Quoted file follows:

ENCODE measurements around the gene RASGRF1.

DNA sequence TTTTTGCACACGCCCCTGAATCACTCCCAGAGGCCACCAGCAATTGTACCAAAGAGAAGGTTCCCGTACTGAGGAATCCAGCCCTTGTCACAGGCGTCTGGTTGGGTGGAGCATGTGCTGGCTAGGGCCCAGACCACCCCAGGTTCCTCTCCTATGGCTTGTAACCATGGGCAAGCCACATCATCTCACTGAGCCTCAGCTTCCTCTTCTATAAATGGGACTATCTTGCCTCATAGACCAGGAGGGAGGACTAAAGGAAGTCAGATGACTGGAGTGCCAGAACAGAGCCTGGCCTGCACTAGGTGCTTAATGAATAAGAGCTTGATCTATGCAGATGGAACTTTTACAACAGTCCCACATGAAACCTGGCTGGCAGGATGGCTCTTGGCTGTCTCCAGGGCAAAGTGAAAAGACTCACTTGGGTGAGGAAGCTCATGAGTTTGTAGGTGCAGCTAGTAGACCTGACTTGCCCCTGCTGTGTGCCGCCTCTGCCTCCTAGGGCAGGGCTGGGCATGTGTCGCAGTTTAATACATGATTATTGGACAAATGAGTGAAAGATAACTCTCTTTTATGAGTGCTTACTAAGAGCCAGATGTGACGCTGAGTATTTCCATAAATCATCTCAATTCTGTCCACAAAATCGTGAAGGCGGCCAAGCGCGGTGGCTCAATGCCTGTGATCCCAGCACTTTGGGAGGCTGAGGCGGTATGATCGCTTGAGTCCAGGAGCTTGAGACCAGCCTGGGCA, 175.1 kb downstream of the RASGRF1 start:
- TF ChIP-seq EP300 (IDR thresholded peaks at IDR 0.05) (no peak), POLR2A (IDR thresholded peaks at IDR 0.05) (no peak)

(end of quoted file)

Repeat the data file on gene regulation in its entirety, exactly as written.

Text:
ENCODE measurements around the gene RASGRF1.

DNA sequence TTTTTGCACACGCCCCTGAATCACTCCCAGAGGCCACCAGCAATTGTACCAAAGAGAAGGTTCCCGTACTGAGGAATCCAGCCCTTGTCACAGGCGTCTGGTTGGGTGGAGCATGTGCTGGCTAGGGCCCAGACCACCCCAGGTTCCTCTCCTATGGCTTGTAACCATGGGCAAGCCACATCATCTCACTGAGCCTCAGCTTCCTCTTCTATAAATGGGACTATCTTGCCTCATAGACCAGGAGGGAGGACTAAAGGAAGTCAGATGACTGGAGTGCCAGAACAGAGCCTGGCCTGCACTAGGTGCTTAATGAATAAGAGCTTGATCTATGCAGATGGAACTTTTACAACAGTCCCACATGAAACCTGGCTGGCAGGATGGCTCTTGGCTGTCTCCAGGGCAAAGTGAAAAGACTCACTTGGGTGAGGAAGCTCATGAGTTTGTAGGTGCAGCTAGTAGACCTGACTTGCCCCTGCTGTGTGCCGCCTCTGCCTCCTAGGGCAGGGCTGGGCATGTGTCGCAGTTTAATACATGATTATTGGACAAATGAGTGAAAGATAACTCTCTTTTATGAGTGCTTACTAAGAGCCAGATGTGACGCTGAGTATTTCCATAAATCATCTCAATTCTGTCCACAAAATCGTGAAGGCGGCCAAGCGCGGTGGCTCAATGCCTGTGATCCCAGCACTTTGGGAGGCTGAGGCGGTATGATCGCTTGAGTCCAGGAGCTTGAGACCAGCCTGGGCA, 175.1 kb downstream of the RASGRF1 start:
- TF ChIP-seq EP300 (IDR thresholded peaks at IDR 0.05) (no peak), POLR2A (IDR thresholded peaks at IDR 0.05) (no peak)